Thursday, November 10, 2016

Southern and Northern Rhone October 2016 trip

Jay and I met in Geneva airport and rented a car there for the trip. The trip was great and here are some highlights. I decided not to take any notes of the wines anymore except for some very short impressions, so please forgive the lack of detailed descriptions. 

Hotels
Le Bristol in Avignon. Needs a renovation quickly. Staff is very nice and friendly, but rooms are a bit musty. The showers are old, the towels are thin, the mattress is lumpy, no second roll of toilet paper is provided, had to ask for one twice. Could definitely use some extra electric outlets. Horrible wifi. Place is very popular with tour groups but I can't avoid thinking that better options in Avignon abound. Breakfast buffet is €13, valet parking is €13 a day. 

Hôtel de France, Valence. Renovated it seems recently but quite haphazardly. Staff is extremely nice. Lobby is modern and welcoming. Rooms are more or less modern except for bathrooms. In one room, the bathroom stall was separate from the shower. In the other it lacked a shower curtain (but there was a drain in the bathroom floor (!)). Toilet paper would be helpful instead of the oneatatime Square paper tissues once prevalent in French bathrooms. Mattress is comfortable. Outlets plentiful and good wifi. Breakfast buffet was €16, parking €10 a day and there's free Nespresso coffee in the bar.

Nash hotel, Geneva airport. Good for what it is and a bargain considering the ridiculous hotel prices in Geneva. Pleasant staff, good wifi. Good shower, bathroom, mattress. Shuttle to airport is pleasant and prompt, breakfast is good. That along with the free transport card given to all hotel residents in Geneva make leaving hotel to tour the city a pleasure. 

Restaurants
Le 59 Aix les Bains. One waiter to take care of all the tables? Well, it worked, prompt service always with a smile, excellent food, reasonable prices. A pleasurable lunch. We had a delicious chestnut and pumpkin creamy soup with some foam on top, crunch powdered hazelnuts and vegetal coal(!) roasted and powdered were sprinkled on top. Incredible. A strip of sautéed cod on top of puréed potatoes and chives was very good. Dessert was excellent.

Le Caveau du Théâtre. Avignon. Recommended by the hotel and quite good. We had the following appetizers: salmon gravlax with goat yogurt and the brandade de morue which was a little bland. For mains, a hanger steak with foie gras butter and mashed potatoes was very good, a filet of cod on roasted fennel with saffron was a little sweet. We finished with a good cheese platter and the best panna cotta I've ever had. The wine was not memorable, otherwise I would remember it. Maybe some Cote du Rhone or other.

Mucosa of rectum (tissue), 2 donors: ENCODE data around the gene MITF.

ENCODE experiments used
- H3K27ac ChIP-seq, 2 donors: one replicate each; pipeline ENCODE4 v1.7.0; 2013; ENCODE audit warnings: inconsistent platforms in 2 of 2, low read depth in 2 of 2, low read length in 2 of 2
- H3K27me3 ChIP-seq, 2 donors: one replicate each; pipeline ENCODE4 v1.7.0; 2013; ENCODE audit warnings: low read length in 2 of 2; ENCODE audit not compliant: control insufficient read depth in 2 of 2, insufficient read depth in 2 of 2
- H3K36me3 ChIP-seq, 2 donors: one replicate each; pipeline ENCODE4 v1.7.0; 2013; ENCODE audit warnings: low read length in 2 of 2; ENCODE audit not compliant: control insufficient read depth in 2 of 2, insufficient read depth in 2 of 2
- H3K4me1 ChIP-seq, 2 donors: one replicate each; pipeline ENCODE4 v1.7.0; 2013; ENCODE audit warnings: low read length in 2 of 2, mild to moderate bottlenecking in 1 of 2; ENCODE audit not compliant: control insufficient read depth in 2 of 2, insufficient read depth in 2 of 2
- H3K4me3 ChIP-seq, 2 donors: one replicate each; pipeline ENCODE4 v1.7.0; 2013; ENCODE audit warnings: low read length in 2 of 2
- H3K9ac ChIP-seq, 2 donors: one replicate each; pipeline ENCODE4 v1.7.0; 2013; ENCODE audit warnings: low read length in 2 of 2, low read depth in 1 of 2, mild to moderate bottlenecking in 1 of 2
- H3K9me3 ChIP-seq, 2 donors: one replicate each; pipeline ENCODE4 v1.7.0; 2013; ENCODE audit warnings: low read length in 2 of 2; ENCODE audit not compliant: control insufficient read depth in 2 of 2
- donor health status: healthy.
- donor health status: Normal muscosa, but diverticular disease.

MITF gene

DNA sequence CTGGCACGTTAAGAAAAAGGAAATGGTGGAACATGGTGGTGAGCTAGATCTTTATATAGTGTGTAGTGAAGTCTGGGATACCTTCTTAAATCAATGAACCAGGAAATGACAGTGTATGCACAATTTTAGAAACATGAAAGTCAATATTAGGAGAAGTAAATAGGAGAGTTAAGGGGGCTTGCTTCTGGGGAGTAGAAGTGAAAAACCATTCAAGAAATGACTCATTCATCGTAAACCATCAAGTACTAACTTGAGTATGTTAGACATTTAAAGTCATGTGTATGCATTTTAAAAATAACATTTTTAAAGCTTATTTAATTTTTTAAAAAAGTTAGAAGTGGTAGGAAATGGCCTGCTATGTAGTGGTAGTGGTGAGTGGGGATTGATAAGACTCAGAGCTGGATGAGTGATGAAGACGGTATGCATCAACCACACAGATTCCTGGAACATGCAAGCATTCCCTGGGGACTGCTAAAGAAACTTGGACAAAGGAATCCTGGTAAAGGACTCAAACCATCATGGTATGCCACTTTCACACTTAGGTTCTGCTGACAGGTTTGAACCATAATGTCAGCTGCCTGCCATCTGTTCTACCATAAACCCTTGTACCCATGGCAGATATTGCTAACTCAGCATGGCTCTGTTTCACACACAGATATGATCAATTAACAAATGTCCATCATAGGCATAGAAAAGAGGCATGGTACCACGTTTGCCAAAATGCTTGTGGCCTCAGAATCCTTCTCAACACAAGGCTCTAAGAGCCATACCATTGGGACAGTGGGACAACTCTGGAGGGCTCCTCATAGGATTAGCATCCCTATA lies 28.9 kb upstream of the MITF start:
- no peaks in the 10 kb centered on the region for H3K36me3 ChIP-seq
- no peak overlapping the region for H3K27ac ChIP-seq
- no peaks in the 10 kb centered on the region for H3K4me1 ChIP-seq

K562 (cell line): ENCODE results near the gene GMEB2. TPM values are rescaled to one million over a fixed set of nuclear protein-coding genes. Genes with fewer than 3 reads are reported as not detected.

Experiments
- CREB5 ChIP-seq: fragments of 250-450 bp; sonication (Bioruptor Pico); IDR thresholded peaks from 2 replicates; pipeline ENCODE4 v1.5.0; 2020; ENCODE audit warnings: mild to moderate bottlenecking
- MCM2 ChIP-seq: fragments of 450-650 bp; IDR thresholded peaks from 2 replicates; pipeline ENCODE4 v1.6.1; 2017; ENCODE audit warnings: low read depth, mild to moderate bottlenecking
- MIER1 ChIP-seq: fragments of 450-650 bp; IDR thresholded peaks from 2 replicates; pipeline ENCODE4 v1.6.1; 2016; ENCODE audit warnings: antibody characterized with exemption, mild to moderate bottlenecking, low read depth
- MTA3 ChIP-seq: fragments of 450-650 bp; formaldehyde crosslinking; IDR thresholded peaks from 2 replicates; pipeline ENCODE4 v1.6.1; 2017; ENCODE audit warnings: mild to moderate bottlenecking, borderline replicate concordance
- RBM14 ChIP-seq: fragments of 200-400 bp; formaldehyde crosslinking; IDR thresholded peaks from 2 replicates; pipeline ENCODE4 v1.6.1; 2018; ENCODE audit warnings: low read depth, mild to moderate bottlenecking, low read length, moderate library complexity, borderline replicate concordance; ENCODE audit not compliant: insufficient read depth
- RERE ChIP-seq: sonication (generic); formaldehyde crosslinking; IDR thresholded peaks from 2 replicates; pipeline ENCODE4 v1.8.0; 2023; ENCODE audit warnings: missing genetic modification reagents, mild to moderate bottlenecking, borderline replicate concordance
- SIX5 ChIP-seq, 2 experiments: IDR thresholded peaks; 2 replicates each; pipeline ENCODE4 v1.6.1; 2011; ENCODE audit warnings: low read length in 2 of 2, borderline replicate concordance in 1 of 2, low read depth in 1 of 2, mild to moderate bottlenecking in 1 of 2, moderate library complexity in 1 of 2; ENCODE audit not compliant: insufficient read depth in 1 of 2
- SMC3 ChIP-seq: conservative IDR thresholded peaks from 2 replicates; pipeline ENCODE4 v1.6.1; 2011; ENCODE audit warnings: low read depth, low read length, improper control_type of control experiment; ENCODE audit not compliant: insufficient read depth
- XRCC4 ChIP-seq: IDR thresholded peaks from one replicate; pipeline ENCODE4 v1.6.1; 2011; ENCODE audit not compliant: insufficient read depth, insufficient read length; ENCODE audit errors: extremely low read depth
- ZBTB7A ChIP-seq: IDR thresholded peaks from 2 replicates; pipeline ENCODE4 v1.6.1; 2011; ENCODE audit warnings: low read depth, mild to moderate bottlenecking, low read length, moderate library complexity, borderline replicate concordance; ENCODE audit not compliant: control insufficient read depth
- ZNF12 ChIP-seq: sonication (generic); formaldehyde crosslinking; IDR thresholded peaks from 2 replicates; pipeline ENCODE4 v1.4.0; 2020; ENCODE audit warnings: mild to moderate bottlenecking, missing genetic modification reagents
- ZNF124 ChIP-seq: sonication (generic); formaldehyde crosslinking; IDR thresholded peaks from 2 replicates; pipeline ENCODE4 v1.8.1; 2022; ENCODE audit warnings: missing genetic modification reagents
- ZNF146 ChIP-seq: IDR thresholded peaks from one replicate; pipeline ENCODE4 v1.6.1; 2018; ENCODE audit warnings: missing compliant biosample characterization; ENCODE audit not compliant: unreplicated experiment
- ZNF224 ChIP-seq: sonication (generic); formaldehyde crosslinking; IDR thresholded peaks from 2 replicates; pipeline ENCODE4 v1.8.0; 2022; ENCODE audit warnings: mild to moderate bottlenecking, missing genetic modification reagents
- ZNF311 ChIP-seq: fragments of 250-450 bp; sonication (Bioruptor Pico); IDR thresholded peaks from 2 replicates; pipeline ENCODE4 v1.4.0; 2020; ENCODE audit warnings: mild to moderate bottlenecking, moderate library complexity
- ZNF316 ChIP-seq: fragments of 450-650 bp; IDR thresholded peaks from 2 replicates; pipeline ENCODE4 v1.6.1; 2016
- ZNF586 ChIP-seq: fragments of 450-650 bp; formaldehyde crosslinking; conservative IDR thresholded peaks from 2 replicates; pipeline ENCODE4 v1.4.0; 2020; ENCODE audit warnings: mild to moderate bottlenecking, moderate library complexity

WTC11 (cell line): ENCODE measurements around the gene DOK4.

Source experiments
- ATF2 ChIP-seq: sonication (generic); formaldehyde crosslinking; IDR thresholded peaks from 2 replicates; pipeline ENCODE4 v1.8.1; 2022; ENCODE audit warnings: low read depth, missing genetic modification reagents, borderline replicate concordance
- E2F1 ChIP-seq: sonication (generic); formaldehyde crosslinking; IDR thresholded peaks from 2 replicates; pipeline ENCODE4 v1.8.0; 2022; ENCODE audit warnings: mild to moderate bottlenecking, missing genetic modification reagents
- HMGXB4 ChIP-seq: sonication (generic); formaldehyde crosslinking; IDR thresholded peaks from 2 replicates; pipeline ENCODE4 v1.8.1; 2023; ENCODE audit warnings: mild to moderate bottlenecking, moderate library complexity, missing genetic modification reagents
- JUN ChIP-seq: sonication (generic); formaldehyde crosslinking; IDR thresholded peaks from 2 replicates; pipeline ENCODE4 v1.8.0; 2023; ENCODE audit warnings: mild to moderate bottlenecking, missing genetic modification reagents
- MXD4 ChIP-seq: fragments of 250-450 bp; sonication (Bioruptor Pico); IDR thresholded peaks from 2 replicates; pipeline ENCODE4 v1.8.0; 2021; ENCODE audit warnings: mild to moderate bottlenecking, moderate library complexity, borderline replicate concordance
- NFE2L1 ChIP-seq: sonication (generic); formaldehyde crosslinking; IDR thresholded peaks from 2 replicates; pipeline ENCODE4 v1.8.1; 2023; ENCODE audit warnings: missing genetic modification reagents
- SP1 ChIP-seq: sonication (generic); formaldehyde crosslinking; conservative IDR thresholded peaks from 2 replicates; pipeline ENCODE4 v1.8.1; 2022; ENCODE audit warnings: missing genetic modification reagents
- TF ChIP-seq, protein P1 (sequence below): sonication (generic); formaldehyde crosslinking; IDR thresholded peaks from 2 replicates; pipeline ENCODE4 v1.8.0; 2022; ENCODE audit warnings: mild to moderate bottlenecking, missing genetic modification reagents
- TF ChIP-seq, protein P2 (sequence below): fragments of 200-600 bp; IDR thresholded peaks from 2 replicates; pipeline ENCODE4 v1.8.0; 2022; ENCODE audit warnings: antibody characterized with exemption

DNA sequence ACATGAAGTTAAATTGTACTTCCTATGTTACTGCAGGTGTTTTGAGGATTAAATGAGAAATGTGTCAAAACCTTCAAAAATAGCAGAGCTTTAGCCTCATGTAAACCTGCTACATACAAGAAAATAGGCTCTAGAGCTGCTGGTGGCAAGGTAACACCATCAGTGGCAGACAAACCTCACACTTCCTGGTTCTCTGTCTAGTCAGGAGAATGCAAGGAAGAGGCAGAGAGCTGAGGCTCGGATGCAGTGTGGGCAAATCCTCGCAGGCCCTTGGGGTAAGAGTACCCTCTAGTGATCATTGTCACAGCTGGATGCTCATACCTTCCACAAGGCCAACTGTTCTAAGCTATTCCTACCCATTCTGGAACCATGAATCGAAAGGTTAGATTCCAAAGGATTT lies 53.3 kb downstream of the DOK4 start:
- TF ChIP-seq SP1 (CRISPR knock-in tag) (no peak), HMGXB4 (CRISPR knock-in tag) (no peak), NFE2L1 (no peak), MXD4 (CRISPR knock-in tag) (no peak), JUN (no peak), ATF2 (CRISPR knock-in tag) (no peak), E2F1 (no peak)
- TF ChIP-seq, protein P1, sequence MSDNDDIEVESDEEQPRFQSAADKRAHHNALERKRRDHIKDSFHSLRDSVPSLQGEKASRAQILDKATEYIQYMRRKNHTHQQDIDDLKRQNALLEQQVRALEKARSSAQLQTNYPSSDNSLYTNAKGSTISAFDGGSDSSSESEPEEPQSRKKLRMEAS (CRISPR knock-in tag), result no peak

Le Forum, Orange. Found that it had good recommendations on Google, and needing a place to eat lunch I called on a Sunday at 1:10 and was told to please come no later than 1:30. After rushing there and arriving just as the church bells are ringing, we get the last table. 24 diners sitting in different table configurations, in the front of the room one waitress/hostess/buslady/probably owner, in the back, one prepboy/chef/cook/owner. The place functions beautifully, the food is fantastic, the presentation is gorgeous, the service pleasant. A wonderful urprise. We started with foie gras beautifully presented and an amazing squash and chestnut soup with prawns and truffle oil. I then had pesto risotto with delicious scallops and my friend had an incredibly tender veal roast. We finished with a tremendous trio of creme brulee. Everything was washed with a delicious bottle of 2013 Coteaux des Travers Rasteau La Mondone. Rustic and dark but with good structure and acidity. Very very nice. Probably my best non Michelin star dining experience ever in France. https://goo.gl/photos/69oWZKLWSEzH3egD6

Christian Etienne, Avignon. A one star Michelin, this was quite good but more in an intellectual than a gourmand experience. Good amuse bouches, especially the panna cotta bouillabaisse with cucumber coulis (say what???), excellent foie gras and butternut squash, very good scallops with a potato pancake and onion confit but the fish was just ok on a barley like risotto and the duck correct and nothing more. The cheese tray was incredible and the desserts excellent. Unfortunately, accompanying the meal was a mediocre wine I chose, a 2012 Chateau des Tours Reserve, Cotes du Rhone white. This was made by Emmanuel Reynaud of Chateau Rayas and it is fat and flabby like a lot of Rhone whites. Couldn't stand up to the meal at all and was a let down. https://goo.gl/photos/wvAd1vf5LKPdZ8NX8

Bistrot de Serine, Ampuis. Not great but not bad either, a good wine list, great salad appetizer but the rumsteak was very tough. Better places everywhere but pleasant enough.